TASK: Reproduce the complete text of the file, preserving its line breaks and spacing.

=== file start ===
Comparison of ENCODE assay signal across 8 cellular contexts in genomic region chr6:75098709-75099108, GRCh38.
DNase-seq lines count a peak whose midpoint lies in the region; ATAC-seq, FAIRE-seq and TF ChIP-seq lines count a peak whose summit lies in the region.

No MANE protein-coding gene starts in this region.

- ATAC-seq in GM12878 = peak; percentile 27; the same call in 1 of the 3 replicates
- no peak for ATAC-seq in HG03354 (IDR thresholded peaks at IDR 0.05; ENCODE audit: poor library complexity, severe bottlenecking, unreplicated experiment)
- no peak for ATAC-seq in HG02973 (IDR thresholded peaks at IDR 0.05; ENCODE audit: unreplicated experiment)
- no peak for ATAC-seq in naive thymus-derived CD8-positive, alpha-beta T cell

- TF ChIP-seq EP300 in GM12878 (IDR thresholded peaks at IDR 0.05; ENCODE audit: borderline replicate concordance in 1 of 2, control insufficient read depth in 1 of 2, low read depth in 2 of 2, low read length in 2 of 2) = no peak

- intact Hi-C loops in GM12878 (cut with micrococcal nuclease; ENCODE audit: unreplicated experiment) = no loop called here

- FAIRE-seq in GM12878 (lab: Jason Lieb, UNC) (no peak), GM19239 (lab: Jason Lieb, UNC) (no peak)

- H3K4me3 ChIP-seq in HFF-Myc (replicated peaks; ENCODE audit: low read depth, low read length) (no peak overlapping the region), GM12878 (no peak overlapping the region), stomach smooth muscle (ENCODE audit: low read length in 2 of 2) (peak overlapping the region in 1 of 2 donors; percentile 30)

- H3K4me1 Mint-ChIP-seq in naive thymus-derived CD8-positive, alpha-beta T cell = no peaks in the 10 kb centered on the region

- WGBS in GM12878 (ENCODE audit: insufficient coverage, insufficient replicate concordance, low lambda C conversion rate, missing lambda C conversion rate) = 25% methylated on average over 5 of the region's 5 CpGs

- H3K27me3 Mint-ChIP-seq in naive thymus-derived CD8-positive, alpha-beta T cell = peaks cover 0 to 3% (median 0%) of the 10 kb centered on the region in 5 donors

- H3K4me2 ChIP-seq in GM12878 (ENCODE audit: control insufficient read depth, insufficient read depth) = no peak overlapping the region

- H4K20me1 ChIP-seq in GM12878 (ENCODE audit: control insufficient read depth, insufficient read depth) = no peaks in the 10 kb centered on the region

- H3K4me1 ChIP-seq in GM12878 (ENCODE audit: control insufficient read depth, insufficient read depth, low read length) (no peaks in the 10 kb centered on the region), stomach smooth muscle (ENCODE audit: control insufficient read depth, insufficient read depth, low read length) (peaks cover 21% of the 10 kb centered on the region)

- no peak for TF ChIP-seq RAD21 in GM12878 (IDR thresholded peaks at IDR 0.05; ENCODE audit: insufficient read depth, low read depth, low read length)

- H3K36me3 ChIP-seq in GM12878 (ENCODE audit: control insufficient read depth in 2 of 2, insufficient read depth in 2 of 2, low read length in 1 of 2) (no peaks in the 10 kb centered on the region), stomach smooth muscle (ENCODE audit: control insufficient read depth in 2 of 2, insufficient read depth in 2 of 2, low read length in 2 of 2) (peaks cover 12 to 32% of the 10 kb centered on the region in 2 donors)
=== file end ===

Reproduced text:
Comparison of ENCODE assay signal across 8 cellular contexts in genomic region chr6:75098709-75099108, GRCh38.
DNase-seq lines count a peak whose midpoint lies in the region; ATAC-seq, FAIRE-seq and TF ChIP-seq lines count a peak whose summit lies in the region.

No MANE protein-coding gene starts in this region.

- ATAC-seq in GM12878 = peak; percentile 27; the same call in 1 of the 3 replicates
- no peak for ATAC-seq in HG03354 (IDR thresholded peaks at IDR 0.05; ENCODE audit: poor library complexity, severe bottlenecking, unreplicated experiment)
- no peak for ATAC-seq in HG02973 (IDR thresholded peaks at IDR 0.05; ENCODE audit: unreplicated experiment)
- no peak for ATAC-seq in naive thymus-derived CD8-positive, alpha-beta T cell

- TF ChIP-seq EP300 in GM12878 (IDR thresholded peaks at IDR 0.05; ENCODE audit: borderline replicate concordance in 1 of 2, control insufficient read depth in 1 of 2, low read depth in 2 of 2, low read length in 2 of 2) = no peak

- intact Hi-C loops in GM12878 (cut with micrococcal nuclease; ENCODE audit: unreplicated experiment) = no loop called here

- FAIRE-seq in GM12878 (lab: Jason Lieb, UNC) (no peak), GM19239 (lab: Jason Lieb, UNC) (no peak)

- H3K4me3 ChIP-seq in HFF-Myc (replicated peaks; ENCODE audit: low read depth, low read length) (no peak overlapping the region), GM12878 (no peak overlapping the region), stomach smooth muscle (ENCODE audit: low read length in 2 of 2) (peak overlapping the region in 1 of 2 donors; percentile 30)

- H3K4me1 Mint-ChIP-seq in naive thymus-derived CD8-positive, alpha-beta T cell = no peaks in the 10 kb centered on the region

- WGBS in GM12878 (ENCODE audit: insufficient coverage, insufficient replicate concordance, low lambda C conversion rate, missing lambda C conversion rate) = 25% methylated on average over 5 of the region's 5 CpGs

- H3K27me3 Mint-ChIP-seq in naive thymus-derived CD8-positive, alpha-beta T cell = peaks cover 0 to 3% (median 0%) of the 10 kb centered on the region in 5 donors

- H3K4me2 ChIP-seq in GM12878 (ENCODE audit: control insufficient read depth, insufficient read depth) = no peak overlapping the region

- H4K20me1 ChIP-seq in GM12878 (ENCODE audit: control insufficient read depth, insufficient read depth) = no peaks in the 10 kb centered on the region

- H3K4me1 ChIP-seq in GM12878 (ENCODE audit: control insufficient read depth, insufficient read depth, low read length) (no peaks in the 10 kb centered on the region), stomach smooth muscle (ENCODE audit: control insufficient read depth, insufficient read depth, low read length) (peaks cover 21% of the 10 kb centered on the region)

- no peak for TF ChIP-seq RAD21 in GM12878 (IDR thresholded peaks at IDR 0.05; ENCODE audit: insufficient read depth, low read depth, low read length)

- H3K36me3 ChIP-seq in GM12878 (ENCODE audit: control insufficient read depth in 2 of 2, insufficient read depth in 2 of 2, low read length in 1 of 2) (no peaks in the 10 kb centered on the region), stomach smooth muscle (ENCODE audit: control insufficient read depth in 2 of 2, insufficient read depth in 2 of 2, low read length in 2 of 2) (peaks cover 12 to 32% of the 10 kb centered on the region in 2 donors)